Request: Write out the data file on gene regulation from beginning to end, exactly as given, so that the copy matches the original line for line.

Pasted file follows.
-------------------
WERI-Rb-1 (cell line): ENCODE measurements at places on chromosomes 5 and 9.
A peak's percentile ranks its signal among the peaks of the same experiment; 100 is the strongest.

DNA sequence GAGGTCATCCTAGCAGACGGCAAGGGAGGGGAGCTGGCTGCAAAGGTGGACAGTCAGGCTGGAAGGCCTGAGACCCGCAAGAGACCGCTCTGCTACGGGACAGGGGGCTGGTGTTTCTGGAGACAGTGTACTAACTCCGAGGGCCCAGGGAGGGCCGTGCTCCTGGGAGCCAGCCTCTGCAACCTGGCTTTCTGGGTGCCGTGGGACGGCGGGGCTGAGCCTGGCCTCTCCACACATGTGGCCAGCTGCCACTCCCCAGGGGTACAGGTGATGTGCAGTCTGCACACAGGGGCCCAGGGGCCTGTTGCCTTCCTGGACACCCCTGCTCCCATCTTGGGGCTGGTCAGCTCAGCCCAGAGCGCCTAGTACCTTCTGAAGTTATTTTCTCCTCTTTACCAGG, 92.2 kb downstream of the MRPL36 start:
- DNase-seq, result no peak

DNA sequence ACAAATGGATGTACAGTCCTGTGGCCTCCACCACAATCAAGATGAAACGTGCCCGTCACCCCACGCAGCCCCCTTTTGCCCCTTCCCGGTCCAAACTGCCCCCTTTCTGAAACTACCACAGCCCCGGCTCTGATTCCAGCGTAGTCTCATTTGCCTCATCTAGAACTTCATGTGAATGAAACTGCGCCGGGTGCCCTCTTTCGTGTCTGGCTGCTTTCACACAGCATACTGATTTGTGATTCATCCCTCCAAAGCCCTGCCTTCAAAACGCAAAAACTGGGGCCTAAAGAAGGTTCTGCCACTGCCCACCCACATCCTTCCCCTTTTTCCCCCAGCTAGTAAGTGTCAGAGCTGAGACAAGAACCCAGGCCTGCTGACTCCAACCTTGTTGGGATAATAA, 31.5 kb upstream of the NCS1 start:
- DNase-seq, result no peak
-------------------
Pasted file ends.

WERI-Rb-1 (cell line): ENCODE measurements at places on chromosomes 5 and 9.
A peak's percentile ranks its signal among the peaks of the same experiment; 100 is the strongest.

DNA sequence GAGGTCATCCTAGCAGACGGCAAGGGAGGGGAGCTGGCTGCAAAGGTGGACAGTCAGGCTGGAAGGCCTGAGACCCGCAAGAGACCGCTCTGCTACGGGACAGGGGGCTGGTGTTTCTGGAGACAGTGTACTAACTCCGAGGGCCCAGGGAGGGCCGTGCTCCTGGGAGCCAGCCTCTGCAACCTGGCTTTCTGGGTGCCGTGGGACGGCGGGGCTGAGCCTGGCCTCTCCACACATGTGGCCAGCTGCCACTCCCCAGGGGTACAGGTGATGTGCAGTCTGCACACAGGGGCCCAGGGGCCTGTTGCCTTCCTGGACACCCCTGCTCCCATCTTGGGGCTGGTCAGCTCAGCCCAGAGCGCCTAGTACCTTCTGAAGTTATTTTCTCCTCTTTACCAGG, 92.2 kb downstream of the MRPL36 start:
- DNase-seq, result no peak

DNA sequence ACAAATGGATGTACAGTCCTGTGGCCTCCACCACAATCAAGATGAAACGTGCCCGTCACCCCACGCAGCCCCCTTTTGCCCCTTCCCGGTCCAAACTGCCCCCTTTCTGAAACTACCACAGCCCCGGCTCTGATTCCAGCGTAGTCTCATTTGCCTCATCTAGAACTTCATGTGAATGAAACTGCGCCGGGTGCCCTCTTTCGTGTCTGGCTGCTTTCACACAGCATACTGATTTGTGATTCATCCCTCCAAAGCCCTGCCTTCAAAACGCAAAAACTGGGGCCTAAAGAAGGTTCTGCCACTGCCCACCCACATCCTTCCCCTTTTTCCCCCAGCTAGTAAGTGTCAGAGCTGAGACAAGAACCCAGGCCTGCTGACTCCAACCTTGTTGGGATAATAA, 31.5 kb upstream of the NCS1 start:
- DNase-seq, result no peak